Parenting changes you on such a fundamental level. And for me that has born out in a lot of ways. The most profound, maybe, is that after spending all of high school knowing I wanted to be a journalist, after pursuing that singular profession in college, after having internships at the Los Angeles Times and the Boston Globe, after graduating from the University of Kansas and getting my dream job — which was covering the baseball team I grew up listening to on the radio during summertime crop checks with my dad in our beat-up crew-cab pickup while he drank a Miller Lite and I stuck my face out the open passenger-side window to smell the freshly-cut alfalfa — I walked away and put it away and stopped writing entirely.
What I have loved, always, about journalism is telling other people’s stories. One (big) thing that’s kept me from writing for so many years, is that I don’t know how to tell my own. Or why anyone would want to read it. Even as I type this, I’m not sure I can do it. Or that anyone would or should care to read what I have to say.
But maybe it’s time to just put it out there in the universe. To see if my brain can still function in a way that doesn’t involve my kids and their schedules and who hit who and did he eat enough vegetables today and what will happen if she subsists on milk alone and how much screen time is enough and how much is too much?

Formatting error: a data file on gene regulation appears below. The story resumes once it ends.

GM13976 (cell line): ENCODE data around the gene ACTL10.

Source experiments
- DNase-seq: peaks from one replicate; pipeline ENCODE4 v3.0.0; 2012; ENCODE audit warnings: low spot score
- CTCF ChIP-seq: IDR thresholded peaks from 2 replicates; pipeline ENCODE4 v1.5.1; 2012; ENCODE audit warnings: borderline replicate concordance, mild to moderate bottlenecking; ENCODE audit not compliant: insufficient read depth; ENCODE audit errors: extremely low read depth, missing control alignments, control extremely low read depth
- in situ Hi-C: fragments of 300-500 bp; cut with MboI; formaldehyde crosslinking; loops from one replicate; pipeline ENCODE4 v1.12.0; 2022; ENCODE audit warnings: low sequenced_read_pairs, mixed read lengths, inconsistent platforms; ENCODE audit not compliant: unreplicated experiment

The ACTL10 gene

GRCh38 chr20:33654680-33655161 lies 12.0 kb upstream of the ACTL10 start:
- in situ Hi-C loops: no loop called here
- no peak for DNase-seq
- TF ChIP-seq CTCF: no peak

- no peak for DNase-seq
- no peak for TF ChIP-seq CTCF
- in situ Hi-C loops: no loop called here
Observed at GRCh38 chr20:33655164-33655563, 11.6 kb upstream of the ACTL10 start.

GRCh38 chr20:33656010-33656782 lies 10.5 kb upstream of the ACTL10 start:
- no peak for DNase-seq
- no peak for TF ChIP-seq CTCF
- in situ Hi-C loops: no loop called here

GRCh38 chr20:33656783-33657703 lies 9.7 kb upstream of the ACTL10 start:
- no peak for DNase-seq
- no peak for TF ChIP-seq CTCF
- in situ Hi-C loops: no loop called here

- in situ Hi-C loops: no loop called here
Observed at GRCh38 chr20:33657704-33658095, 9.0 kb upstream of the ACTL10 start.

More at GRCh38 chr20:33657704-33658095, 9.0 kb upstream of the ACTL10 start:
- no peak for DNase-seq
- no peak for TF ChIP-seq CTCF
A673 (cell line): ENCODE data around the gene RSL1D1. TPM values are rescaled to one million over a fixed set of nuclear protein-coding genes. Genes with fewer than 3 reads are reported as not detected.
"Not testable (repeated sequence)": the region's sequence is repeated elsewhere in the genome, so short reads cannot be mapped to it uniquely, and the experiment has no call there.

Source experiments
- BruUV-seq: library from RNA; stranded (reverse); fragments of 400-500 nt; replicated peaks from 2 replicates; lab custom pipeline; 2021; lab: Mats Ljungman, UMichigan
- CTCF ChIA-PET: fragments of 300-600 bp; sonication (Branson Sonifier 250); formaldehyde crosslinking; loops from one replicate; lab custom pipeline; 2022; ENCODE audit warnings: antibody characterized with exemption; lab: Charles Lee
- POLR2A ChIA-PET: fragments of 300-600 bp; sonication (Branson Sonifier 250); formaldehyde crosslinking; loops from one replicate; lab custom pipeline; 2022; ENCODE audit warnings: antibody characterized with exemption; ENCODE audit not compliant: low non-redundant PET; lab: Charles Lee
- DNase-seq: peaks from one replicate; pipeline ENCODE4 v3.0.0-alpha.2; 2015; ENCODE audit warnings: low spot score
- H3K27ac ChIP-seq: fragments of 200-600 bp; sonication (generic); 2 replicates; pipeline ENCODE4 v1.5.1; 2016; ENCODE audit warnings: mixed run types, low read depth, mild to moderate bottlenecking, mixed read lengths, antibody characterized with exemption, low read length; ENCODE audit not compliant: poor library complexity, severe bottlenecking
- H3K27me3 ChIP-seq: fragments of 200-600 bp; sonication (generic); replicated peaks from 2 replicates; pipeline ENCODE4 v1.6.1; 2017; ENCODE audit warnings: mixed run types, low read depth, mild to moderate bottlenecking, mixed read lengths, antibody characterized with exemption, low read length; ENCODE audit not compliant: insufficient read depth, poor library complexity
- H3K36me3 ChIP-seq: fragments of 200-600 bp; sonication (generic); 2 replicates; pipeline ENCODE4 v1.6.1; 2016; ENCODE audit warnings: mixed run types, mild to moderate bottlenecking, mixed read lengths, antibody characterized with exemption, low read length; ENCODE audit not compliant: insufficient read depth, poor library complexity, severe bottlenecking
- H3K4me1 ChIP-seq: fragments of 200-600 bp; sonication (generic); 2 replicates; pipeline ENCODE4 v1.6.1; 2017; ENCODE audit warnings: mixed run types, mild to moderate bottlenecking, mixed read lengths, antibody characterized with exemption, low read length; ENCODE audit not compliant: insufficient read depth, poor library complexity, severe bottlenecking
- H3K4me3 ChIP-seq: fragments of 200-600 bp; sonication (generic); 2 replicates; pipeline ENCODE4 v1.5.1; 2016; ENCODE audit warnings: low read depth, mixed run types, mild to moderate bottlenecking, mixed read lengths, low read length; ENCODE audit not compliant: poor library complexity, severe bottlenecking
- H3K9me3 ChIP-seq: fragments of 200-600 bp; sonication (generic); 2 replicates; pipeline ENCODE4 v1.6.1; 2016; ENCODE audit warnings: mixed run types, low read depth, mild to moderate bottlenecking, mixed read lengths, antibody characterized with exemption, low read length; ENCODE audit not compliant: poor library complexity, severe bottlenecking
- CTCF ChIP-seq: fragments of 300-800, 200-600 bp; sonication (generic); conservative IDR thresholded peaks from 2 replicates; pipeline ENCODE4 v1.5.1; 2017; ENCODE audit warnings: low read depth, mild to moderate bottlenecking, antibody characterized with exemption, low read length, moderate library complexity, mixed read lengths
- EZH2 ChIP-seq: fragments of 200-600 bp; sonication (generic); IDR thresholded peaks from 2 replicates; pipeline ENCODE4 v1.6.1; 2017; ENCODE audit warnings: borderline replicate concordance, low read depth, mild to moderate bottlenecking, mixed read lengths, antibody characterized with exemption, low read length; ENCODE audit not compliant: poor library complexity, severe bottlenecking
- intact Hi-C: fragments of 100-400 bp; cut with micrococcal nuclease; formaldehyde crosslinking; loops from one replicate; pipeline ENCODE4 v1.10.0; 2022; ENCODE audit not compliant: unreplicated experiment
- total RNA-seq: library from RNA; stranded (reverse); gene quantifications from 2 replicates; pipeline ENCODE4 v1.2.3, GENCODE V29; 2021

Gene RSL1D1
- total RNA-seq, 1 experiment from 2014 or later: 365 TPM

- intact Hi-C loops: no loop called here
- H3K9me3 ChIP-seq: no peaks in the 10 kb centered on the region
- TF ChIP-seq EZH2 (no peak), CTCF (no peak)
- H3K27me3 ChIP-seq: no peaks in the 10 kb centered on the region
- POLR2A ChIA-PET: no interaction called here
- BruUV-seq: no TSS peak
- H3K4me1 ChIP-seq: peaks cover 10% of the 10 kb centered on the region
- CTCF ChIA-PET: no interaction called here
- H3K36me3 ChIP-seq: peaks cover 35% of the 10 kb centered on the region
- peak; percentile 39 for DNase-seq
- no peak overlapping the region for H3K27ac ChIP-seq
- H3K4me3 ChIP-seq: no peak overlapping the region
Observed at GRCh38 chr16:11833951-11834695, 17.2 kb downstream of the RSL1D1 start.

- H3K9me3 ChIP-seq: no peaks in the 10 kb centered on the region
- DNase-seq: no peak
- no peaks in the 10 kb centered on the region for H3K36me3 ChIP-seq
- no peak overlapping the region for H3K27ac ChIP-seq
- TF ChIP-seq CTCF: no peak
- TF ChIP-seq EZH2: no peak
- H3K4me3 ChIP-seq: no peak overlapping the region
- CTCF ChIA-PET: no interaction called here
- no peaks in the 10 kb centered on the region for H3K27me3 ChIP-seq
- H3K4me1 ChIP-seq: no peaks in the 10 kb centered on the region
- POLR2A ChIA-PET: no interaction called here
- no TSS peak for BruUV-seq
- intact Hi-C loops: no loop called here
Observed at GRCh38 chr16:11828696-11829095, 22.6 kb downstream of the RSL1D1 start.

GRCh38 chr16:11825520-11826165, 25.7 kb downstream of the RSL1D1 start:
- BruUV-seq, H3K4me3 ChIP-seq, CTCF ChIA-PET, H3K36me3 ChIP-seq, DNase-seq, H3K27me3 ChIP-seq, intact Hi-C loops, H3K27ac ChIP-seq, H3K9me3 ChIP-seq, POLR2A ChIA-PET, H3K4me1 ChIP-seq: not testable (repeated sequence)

So here I am, 35 years old, with a blank space on my resume that surpasses the number of years I actually wrote after college, starting over again. Trying to figure out if I have interesting things to say, if anyone wants to read them, and if any editors want to publish them.
In this blog space, I’m going to share my successes and my failures as I try to reenter the professional world. And I’m going to write about myself. I’m going to do my best to be real, to tell you stories about my life and my failures and my stay-at-home mom guilt and my woman guilt and my feminism guilt and how motherhood has opened up all of these doors of being guilty about things I never even considered I could feel guilty for!
Some of it will be funny, I hope. Some of it will be sad. Some of it will be about panic attacks in the grocery store checkout line, and some of it will be about when my daughter talks about her vulva in very public places, like in line at the amusement park. It will be about how I go to bed so many nights worried I am totally screwing up my kids, how other nights I lie awake overwhelmed by what I’ve given up to be a mom, and how, on other nights still, my kids fall asleep with their head on my chest or their hand in mine and I know that no matter what I gave up, it’s all been worth it.
About how, basically, I’m just like you.
If you’ve read this far, thanks. I hope you’ll stick around.
A return to words
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By Kelsie Snow